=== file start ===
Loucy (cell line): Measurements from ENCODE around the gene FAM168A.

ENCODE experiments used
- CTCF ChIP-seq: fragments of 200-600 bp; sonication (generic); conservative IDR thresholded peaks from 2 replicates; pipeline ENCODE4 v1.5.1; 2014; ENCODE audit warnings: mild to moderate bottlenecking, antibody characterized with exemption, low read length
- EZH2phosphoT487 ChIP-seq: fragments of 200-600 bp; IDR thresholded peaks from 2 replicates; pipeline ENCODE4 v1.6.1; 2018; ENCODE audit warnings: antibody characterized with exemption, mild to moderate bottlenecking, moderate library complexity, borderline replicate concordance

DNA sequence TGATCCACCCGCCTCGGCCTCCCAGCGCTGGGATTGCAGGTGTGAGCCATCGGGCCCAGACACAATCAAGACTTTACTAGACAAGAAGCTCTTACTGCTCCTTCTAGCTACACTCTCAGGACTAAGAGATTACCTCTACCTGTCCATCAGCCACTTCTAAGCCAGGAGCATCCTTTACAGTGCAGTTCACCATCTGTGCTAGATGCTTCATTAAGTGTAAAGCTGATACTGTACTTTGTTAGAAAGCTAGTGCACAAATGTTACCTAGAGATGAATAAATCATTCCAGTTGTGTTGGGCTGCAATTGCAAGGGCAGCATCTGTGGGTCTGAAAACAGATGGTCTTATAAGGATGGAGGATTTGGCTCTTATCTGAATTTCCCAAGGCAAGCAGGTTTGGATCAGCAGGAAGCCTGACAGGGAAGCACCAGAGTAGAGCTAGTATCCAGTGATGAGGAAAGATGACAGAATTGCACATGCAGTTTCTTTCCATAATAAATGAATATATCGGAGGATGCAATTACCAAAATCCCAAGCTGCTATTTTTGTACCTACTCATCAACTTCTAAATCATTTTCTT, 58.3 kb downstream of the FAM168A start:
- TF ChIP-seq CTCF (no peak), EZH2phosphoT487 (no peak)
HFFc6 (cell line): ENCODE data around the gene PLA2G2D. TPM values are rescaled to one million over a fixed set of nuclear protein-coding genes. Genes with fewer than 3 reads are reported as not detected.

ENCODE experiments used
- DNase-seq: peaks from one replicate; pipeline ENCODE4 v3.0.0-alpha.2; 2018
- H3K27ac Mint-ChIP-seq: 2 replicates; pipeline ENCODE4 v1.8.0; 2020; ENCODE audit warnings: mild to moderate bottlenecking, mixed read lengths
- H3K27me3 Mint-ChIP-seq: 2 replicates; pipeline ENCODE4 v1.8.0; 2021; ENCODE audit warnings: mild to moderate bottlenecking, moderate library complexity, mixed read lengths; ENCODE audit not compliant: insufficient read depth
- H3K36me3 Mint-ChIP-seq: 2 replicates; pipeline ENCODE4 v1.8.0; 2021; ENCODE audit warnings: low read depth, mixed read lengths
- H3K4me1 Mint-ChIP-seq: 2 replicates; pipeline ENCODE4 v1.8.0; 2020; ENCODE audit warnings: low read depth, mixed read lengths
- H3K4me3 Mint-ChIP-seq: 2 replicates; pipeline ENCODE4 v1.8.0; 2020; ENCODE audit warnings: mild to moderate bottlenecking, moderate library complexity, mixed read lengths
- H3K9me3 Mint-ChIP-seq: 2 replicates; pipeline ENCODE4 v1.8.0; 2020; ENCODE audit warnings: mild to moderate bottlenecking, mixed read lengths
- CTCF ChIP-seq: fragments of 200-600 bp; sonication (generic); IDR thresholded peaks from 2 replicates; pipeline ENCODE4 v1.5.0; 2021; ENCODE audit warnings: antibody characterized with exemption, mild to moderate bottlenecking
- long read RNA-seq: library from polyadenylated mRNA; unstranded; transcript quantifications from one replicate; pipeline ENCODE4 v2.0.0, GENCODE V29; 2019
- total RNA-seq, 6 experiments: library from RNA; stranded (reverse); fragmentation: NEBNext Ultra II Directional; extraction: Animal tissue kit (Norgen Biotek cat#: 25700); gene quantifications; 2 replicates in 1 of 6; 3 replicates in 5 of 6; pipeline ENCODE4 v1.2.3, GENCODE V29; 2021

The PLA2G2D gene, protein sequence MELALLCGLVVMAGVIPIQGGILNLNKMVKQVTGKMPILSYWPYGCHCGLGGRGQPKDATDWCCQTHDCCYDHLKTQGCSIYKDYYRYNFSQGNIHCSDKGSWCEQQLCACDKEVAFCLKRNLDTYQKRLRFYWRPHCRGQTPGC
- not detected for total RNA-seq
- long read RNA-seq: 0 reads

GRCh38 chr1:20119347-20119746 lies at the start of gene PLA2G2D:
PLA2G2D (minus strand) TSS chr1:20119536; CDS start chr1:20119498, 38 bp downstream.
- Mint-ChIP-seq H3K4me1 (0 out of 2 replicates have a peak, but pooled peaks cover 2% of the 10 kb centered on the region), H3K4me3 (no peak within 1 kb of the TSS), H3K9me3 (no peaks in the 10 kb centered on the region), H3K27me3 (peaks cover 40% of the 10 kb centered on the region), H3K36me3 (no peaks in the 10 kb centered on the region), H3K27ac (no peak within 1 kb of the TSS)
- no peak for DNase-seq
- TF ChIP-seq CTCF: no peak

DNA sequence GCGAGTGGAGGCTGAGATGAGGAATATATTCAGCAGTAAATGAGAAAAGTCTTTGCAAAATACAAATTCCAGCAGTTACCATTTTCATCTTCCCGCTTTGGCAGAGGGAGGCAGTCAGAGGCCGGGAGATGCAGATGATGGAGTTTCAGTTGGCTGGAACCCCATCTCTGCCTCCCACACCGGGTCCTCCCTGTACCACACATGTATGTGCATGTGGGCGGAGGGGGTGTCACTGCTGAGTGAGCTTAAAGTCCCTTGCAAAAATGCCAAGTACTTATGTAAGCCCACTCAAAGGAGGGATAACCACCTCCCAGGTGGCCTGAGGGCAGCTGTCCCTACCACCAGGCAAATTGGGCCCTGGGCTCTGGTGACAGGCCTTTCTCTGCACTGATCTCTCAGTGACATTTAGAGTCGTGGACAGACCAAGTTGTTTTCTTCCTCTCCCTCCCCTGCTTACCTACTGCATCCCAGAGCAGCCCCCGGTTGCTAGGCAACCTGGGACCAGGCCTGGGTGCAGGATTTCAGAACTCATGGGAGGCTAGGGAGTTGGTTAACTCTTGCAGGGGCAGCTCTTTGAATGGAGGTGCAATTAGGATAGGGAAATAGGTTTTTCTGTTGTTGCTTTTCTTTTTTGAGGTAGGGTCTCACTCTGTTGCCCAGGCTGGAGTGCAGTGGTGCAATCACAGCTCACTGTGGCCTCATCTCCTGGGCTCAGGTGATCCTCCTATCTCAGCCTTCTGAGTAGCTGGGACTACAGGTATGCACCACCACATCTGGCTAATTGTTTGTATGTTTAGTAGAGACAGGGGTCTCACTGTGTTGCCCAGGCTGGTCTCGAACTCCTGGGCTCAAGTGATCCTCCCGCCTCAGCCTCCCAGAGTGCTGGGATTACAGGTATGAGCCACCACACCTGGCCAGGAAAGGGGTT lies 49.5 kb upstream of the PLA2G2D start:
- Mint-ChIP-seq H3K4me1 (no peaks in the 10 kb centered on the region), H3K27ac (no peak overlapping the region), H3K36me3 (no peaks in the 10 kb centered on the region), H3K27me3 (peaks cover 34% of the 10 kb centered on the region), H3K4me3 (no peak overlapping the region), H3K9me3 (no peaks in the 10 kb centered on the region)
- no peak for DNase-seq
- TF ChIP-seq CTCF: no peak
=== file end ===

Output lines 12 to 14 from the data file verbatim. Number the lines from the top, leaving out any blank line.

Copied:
- H3K36me3 Mint-ChIP-seq: 2 replicates; pipeline ENCODE4 v1.8.0; 2021; ENCODE audit warnings: low read depth, mixed read lengths
- H3K4me1 Mint-ChIP-seq: 2 replicates; pipeline ENCODE4 v1.8.0; 2020; ENCODE audit warnings: low read depth, mixed read lengths
- H3K4me3 Mint-ChIP-seq: 2 replicates; pipeline ENCODE4 v1.8.0; 2020; ENCODE audit warnings: mild to moderate bottlenecking, moderate library complexity, mixed read lengths